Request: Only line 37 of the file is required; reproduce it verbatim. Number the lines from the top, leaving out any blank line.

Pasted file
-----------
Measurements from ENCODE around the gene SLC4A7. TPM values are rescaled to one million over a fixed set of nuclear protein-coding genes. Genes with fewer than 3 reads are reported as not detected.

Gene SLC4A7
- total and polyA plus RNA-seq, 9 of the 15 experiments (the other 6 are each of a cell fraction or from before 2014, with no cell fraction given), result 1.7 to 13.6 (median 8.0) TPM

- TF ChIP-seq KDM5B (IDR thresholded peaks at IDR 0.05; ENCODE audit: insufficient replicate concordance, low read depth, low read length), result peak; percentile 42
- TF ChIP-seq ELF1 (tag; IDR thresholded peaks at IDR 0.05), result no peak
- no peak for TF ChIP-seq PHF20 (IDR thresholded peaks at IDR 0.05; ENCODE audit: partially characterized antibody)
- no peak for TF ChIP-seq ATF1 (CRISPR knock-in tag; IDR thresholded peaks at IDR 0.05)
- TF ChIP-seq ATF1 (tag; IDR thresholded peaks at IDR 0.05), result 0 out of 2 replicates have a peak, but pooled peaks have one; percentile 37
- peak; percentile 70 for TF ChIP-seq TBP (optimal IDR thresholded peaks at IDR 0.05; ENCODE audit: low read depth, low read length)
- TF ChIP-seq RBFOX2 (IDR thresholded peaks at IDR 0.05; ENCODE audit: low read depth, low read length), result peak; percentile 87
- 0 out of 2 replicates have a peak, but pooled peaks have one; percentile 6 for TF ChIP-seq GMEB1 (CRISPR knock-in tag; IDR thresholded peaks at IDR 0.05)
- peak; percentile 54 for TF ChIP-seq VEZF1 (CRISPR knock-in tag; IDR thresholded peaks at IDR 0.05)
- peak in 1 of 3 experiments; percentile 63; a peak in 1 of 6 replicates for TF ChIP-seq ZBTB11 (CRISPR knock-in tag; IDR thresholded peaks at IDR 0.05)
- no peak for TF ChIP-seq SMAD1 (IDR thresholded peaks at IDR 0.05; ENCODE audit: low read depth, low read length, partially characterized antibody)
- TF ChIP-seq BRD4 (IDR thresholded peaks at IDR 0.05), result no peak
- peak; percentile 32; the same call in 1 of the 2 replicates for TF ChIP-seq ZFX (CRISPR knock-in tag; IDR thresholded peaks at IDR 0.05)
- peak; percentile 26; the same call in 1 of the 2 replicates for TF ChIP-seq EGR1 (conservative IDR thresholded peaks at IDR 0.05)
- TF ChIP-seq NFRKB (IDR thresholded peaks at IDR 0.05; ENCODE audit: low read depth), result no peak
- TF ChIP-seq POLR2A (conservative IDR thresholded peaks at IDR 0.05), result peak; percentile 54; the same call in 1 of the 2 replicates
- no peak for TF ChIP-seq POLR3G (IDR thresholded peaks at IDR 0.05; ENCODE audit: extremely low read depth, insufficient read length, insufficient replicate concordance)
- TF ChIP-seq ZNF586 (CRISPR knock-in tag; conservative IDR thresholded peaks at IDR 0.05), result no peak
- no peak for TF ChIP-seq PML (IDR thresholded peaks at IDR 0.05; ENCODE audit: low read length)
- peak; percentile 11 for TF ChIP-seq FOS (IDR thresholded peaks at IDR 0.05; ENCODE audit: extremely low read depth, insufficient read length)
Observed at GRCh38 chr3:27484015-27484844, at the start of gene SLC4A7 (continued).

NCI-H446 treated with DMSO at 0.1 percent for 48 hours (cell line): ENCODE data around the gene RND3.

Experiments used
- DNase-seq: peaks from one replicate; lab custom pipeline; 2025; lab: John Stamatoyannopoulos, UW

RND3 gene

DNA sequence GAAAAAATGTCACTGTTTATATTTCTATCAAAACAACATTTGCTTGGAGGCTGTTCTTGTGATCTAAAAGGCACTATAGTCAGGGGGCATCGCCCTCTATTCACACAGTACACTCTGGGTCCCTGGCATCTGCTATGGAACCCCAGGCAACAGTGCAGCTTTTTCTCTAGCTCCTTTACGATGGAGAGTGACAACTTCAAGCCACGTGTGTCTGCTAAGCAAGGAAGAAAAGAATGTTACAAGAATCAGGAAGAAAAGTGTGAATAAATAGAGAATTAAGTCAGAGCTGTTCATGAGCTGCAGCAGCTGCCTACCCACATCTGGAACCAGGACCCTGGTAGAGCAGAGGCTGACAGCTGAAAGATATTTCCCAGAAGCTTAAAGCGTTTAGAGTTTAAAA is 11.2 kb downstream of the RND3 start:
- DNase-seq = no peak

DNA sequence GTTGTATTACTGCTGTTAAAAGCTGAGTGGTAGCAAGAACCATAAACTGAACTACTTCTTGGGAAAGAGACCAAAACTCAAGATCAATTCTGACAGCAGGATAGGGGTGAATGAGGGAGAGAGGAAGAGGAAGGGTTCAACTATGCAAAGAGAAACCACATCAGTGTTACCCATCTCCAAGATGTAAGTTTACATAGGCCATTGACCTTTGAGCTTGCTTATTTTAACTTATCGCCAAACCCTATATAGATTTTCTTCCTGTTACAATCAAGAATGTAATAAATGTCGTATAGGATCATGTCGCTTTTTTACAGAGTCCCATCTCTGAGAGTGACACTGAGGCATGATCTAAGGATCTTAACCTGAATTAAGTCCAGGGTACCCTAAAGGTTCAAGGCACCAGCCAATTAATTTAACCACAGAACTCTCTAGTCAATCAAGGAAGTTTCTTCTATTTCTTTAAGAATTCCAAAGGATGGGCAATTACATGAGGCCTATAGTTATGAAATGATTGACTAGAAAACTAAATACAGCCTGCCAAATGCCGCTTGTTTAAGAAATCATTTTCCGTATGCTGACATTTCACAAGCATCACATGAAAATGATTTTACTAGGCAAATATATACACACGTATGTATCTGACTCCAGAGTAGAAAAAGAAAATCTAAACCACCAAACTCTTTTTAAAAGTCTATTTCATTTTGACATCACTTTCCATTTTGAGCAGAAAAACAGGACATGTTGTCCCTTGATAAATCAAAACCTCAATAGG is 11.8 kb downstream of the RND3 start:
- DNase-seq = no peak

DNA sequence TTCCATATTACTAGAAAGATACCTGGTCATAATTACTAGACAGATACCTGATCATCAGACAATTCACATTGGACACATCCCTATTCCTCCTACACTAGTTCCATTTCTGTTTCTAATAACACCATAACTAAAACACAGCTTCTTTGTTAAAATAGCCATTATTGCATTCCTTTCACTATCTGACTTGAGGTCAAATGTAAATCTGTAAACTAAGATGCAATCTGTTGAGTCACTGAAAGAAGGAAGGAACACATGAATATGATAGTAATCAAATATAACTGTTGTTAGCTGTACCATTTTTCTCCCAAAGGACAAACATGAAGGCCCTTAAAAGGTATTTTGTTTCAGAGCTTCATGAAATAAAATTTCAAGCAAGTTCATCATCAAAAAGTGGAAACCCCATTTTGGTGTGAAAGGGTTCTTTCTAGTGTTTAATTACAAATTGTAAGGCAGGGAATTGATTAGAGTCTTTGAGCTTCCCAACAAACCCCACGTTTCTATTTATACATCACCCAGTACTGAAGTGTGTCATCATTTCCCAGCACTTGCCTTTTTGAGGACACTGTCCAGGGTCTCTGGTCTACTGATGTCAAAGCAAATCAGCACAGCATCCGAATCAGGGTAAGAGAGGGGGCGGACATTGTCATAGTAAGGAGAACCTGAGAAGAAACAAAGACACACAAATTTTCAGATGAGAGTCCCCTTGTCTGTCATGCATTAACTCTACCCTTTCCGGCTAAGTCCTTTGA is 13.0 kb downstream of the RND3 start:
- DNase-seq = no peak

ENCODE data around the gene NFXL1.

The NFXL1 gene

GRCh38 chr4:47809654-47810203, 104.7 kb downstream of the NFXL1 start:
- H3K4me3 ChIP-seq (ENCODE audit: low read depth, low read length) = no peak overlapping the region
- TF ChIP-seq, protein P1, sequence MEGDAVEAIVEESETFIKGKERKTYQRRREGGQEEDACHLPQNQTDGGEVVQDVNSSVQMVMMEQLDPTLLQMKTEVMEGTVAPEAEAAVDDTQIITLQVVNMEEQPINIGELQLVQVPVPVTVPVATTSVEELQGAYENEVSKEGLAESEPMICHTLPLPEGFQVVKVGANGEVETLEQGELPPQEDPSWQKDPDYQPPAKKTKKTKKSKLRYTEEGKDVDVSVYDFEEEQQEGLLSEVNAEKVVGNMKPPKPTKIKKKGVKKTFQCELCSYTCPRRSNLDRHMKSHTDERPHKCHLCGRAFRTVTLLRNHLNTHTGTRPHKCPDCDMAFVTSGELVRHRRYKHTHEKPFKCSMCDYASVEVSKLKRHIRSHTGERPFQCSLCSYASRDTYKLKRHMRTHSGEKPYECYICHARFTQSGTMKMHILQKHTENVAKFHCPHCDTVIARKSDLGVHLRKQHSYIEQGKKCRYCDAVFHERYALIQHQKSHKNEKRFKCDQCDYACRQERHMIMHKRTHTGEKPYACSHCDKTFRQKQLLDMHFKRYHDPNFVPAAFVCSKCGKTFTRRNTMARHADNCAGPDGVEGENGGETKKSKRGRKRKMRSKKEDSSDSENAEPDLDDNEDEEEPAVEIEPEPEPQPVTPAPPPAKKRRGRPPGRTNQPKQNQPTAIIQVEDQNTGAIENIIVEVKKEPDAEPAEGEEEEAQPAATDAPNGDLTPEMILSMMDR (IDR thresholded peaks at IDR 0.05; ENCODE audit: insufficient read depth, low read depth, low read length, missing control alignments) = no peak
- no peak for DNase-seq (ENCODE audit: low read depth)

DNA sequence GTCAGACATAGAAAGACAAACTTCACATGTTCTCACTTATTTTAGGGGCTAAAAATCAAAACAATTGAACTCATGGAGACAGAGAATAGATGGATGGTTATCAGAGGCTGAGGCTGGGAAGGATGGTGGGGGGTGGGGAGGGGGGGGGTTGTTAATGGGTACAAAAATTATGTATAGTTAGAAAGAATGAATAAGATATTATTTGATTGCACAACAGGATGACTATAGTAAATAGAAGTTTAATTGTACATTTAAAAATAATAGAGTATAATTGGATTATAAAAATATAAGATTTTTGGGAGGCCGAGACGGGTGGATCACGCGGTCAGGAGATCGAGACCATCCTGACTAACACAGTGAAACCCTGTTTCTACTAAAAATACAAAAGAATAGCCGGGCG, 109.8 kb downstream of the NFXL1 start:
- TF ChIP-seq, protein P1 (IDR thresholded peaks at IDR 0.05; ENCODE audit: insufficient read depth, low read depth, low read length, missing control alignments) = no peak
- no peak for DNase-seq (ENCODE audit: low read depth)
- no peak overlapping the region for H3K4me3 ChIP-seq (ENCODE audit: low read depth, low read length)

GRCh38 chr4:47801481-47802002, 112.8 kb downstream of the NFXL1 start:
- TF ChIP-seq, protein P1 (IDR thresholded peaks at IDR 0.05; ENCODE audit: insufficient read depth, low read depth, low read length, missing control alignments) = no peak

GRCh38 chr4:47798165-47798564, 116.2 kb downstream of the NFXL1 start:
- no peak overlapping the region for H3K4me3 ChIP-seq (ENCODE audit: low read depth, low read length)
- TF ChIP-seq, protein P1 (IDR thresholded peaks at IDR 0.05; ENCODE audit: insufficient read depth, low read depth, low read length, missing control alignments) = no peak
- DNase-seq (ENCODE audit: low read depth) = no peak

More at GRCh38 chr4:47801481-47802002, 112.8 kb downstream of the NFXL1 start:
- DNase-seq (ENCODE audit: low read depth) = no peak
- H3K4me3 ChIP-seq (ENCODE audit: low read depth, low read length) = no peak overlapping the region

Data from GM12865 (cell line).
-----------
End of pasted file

GRCh38 chr4:47809654-47810203, 104.7 kb downstream of the NFXL1 start: